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Trial by Fire - Did Texas execute an innocent man?

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The fire moved quickly through the house, a one-story wood-frame structure in a working-class neighborhood of Corsicana, in northeast Texas. Flames spread along the walls, bursting through doorways, blistering paint and tiles and furniture. Smoke pressed against the ceiling, then banked downward, seeping into each room and through crevices in the windows, staining the morning sky.
Buffie Barbee, who was eleven years old and lived two houses down, was playing in her back yard when she smelled the smoke. She ran inside and told her mother, Diane, and they hurried up the street; that’s when they saw the smoldering house and Cameron Todd Willingham standing on the front porch, wearing only a pair of jeans, his chest blackened with soot, his hair and eyelids singed. He was screaming, “My babies are burning up!” His children—Karmon and Kameron, who were one-year-old twin girls, and two-year-old Amber—were trapped inside.
Willingham told the Barbees to call the Fire Department, and while Dia…

The Justices Are Irked With One Another Over the Death Penalty

Supreme Court justices are rarely on good behavior when they are debating how the government should kill people. As much as they may brag about their collegiality and thick skins, the justices tend to go into beast mode when capital punishment is involved. Antonin Scalia delivers improvised rants from the bench. Clarence Thomas pens mini-biographies of murder victims to justify his biblical sense of revenge. Samuel Alito maligns the lawless “guerrilla war” to block states from obtaining drugs for lethal injection. (Damn that notorious guerrilla warrior, the European Union, for embargoing death drugs.) And the liberals take out their righteous fury on poor state attorneys who just want to get an execution or two under their belt.

On Wednesday, the court heard its first capital punishment case since last term’s Glossip v. Gross, a high-profile lethal injection case that began and ended with a collective convulsion of rage. This time around, the stakes are as low as they can be in a case that may well end with the state forcing toxic chemicals into a prisoner’s bloodstream until his heart stops beating. But throughout two hours of oral arguments, the justices repeatedly used the case to re-wage the ugly battles they fought in Glossip.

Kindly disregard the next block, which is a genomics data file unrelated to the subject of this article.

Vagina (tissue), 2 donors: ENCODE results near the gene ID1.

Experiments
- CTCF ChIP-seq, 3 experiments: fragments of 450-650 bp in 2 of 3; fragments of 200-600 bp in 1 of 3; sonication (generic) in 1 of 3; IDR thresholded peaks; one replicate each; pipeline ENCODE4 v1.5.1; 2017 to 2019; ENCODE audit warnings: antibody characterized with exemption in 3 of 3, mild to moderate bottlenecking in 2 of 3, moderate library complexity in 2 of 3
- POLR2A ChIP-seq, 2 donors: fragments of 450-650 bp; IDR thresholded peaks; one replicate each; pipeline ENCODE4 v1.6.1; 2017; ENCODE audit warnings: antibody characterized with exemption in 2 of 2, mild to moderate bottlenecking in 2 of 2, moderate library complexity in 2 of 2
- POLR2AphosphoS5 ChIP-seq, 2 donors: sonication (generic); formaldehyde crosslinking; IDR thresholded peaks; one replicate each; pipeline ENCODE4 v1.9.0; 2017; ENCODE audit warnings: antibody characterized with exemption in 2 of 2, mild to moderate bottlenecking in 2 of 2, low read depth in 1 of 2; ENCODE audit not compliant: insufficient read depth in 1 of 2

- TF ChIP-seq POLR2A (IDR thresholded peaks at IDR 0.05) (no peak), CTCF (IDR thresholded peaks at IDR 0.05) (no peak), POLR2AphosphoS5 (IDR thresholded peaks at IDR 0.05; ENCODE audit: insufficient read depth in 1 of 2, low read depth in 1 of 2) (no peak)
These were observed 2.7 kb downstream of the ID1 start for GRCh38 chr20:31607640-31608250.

Wednesday’s arguments combined two cases out of Kansas to answer two constitutional questions. The first involves mitigators—those factors a capital defendant can put forward during sentencing to persuade the jury to spare his life. (Child abuse is one of the most common mitigators, since an astonishing number of convicted murderers were horrifically abused as children.) Capital defendants have a right under the Eighth Amendment to present mitigators to the jury. But the prosecution can present aggravating circumstances to demonstrate that the defendant is so depraved or unrepentant that he deserves to die.

In Kansas, aggravating circumstances must be proved beyond a reasonable doubt. Mitigators don’t: A defendant need only present them, not prove them. But the jury instructions used in two capital trials failed to explain this critical distinction. Instead, the instructions implied that both aggravating circumstances and mitigators must be proved beyond a reasonable doubt. In both trials, the juries sentenced the defendants to death. In both cases, the Kansas Supreme Court reversed the sentences, citing (among other things) the ambiguity of the instruction. Now the defendants are asking the Supreme Court to allow them to be sentenced again—this time with jury instructions that explicitly state that mitigators need not be proved beyond a reasonable doubt.


Source: Slate, Mark Joseph Stern, October 15, 2015

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